See the following article for a summary of enforcement actions.

Return to index


 

Enforcement Summaries

February Commission
Meeting

Conflicts of Interest Violations
and Campaign Reporting Violations

In the Matter of Terry Morgan and Terry Morgan for West Hollywood City Council, FPPC No. 01/215. Staff: Senior Commission Counsel Deanne Canar and Chief Investigator Sue Straine. Respondent Morgan was a former member of the Business License Commission for the City of West Hollywood and an unsuccessful candidate for West Hollywood City Council. Respondent Terry Morgan for West Hollywood City Council was the committee established by Respondent Morgan to support his candidacy for city council. Respondent accepted a campaign contribution of more than $250 from a party to a proceeding that was pending before the business license commission, in violation of Government Code section 84308, subdivision (b) (1 count). Respondents Terry Morgan and Terry Morgan for West Hollywood City Council failed to timely file a post-election semi-annual campaign statement, in violation of Government Code section 84200, subdivision (a) (1 count). $2,500 Fine.

In the Matter of Donald Schrader, FPPC No. 01/254. Staff: Senior Commission Counsel William L. Williams, Jr. and Investigator III Jon Wroten. Respondent Donald Schrader violated the Political Reform Act by making a governmental decision in which he had a financial interest, in violation of Government Code section 87100 (2 counts), and using or attempting to use his official position to influence governmental decisions in which he had a financial interest, in violation of Government Code section 87100 (1 count). $10,000 fine.

Campaign Reporting Violations

In the Matter of Kings Arco Arena Limited Partnership, FPPC No. 04/165. Staff: Commission Counsel Elizabeth K. Conti and Investigator III Jon Wroten. Respondent Kings Arco Arena Limited Partnership is a sports and entertainment business located in Sacramento. Respondent failed to timely disclose a late contribution in a properly filed paper late contribution report, in violation of Government Code section 84203, subdivision (a) (1 count); and failed to timely disclose a late contribution in a properly filed electronic late contribution report, in violation of Government Code section 84605, subdivision (a) (1 count). $10,000 fine.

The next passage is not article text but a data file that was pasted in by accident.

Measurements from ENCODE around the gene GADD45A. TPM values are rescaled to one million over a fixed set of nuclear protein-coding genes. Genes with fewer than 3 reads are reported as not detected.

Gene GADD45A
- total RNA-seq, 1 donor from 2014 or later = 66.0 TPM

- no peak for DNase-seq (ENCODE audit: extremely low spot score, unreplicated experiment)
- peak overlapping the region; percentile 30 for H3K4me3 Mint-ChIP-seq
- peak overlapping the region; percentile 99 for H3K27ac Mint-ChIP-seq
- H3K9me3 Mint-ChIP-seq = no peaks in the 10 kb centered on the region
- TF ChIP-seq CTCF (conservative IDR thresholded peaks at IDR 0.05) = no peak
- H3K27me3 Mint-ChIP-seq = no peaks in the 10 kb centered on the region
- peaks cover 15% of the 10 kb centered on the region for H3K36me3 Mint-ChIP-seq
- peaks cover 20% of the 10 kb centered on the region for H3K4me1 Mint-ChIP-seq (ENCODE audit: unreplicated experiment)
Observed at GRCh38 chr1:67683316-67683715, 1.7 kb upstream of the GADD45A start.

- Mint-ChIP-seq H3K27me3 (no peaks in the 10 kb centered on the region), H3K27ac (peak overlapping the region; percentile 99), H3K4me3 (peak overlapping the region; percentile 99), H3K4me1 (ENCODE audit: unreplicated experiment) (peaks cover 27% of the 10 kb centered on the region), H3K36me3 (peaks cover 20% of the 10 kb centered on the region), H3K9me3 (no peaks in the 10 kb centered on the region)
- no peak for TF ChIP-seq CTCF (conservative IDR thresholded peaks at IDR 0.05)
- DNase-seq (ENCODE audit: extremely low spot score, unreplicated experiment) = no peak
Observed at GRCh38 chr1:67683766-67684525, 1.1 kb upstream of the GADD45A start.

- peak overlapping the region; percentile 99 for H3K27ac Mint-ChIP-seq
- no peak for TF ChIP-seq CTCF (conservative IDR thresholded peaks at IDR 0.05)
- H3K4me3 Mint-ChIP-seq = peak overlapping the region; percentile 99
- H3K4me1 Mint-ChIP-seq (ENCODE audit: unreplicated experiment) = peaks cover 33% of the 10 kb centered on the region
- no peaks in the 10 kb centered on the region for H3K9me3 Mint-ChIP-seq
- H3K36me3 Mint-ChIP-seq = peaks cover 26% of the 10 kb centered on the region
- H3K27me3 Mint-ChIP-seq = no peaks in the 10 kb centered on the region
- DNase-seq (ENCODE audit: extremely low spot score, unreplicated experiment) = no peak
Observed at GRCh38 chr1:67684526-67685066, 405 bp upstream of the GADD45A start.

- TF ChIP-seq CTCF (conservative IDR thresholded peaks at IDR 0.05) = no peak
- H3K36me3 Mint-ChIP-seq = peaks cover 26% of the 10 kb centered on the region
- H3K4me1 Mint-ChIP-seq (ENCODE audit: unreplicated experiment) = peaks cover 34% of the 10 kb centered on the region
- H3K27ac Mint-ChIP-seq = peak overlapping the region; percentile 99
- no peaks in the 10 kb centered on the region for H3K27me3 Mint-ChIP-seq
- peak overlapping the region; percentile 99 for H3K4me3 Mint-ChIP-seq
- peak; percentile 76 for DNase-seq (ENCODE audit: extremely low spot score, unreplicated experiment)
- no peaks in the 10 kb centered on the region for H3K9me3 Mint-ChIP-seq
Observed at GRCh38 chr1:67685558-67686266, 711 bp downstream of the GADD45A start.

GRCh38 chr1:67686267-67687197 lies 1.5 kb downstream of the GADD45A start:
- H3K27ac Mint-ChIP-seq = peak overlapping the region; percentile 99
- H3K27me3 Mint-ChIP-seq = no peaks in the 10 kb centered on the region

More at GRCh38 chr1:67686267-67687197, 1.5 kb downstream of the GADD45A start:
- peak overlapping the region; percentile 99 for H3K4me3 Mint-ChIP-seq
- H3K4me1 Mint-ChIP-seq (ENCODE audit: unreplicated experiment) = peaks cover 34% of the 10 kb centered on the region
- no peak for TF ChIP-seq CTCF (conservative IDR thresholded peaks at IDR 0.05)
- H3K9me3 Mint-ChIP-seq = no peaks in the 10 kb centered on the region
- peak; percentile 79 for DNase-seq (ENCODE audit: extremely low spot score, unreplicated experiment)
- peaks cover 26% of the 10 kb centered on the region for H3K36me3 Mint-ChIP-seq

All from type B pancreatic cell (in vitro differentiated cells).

In the Matter of Consumers and their Attorneys, Yes on Proposition 30, FPPC No. 00/101. Staff: Commission Counsel Elizabeth K. Conti and Accounting Specialist William Marland. Respondent Consumers and Their Attorneys, Yes on Proposition 30 was a state ballot measure committee headquartered in Sacramento. Respondent failed to report sub-vendor information for payments made to Morris & Carrick, a political consulting firm based in New York, in violation of Government Code section 84211 and 84303 (5 counts). $10,000 fine.

In the Matter of Dick Frank, and Re-elect Dick Frank Assessor, FPPC No. 02/1076. Staff: Senior Commission Counsel Julia Bilaver and Investigator II Charlie Bilyeu. Respondent Dick Frank was a successful incumbent candidate for Assessor of San Luis Obispo County in an election held on March 5, 2002. Respondent Re-elect Dick Frank Assessor was the controlled committee of Respondent Dick Frank. Respondents failed to timely file a semi-annual campaign statement by July 31, 2002, for the reporting period Feb. 17 through June 30, 2002, in violation of Government Code section 84200, subdivision (a). $5,000 fine.

Contributor Identification Violation

In the Matter of Calsan, Inc., FPPC No. 01/641. Staff: Senior Commission Counsel Melodee A. Mathay and Investigator III Jon Wroten. Respondent is a garbage hauling company located in Downey. In 1999, Respondent was the true source of three campaign contributions, totaling $849, made to two Cerritos City Council candidates and a candidate for the Compton Community College Board of Trustees. The contributions were made in the name of a company employee, in violation of Government Code sections 84301 and 84300 (3 counts). $4,500 fine.

Late Contribution Reporting Violations – Streamlined Program

Failure to Timely Disclose Late Contributions. Staff: Chief Investigator Sue Straine, Investigator III Jon Wroten, and Political Reform Consultant Mary Ann Kvasager. The following persons and entities have entered into stipulations for failing to timely disclose late contributions in properly filed late contribution reports in 2003, in violation of Government Code Section 84203:

In the Matter of Mirsaied Kashani, FPPC No 2004-762. MirSaied Kashani of Los Angeles failed to timely disclose a late contribution of $10,000 (1 count). $1,500 fine.

In the Matter of Sandra Lee, FPPC No. 2004-763. Sandra Lee of Santa Monica failed to timely disclose a late contribution of $10,000 (1 count). $1,500 fine.